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WA Gov’t should look at science for ending native forestry

Forestry Australia wants the Western Australian Government to release scientific evidence in justification of its decision to end native forest harvesting. Source: Timberbiz

Forestry Australia President Bob Gordon said the association was concerned the decision to end native harvesting by 2023 was not based on science demonstrated poor understanding of WA’s world-class forest management practices and would result in increased imports of wood products from countries with lower management standards.

“We are calling on the government to publish the scientific evidence that it used as a basis for the decision and its claim that halting native harvesting in WA will protect native forests,” Mr Gordon said.

“This thought-bubble policy is out of step with the rest of the world, which views well-regulated, sustainable native forest management and biodiverse plantings as the preferred source of timber, because of their positive contribution to climate change mitigation, biodiversity and forest resilience.

“Forestry should be viewed as a key part of the solution, not as a problem,” he said.

Mr Gordon said that sustainable and science-based forest management can help address many of the challenges of our modern world including addressing climate change, mitigating catastrophic fire, supporting biodiversity, supporting Traditional Owner self-determination and providing timber and other forest products, which are renewable and climate friendly resources that are in increasingly short supply and high demand.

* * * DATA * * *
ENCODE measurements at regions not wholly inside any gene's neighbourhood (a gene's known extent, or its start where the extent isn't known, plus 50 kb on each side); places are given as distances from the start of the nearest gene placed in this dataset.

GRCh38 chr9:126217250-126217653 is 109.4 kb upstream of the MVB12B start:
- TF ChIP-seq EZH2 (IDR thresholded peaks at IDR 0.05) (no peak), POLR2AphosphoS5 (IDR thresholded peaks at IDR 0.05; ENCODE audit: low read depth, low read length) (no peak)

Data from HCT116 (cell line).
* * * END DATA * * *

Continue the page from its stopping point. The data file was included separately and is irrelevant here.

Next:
“The decision by the Western Australian Government ignores these facts and will instead force WA to rely on timber imports from other countries, with associated high carbon miles and risks of illegal logging and unsustainable harvesting,” he said.

“At the time of the announcement to end native forest harvesting in WA, the Government claimed that, ‘the ever increasing impacts of climate change, the importance of maintaining biodiversity and forest health, the need for carbon capture and storage, and declining timber yields mean that it is essential that we act now to protect WA’s forests’.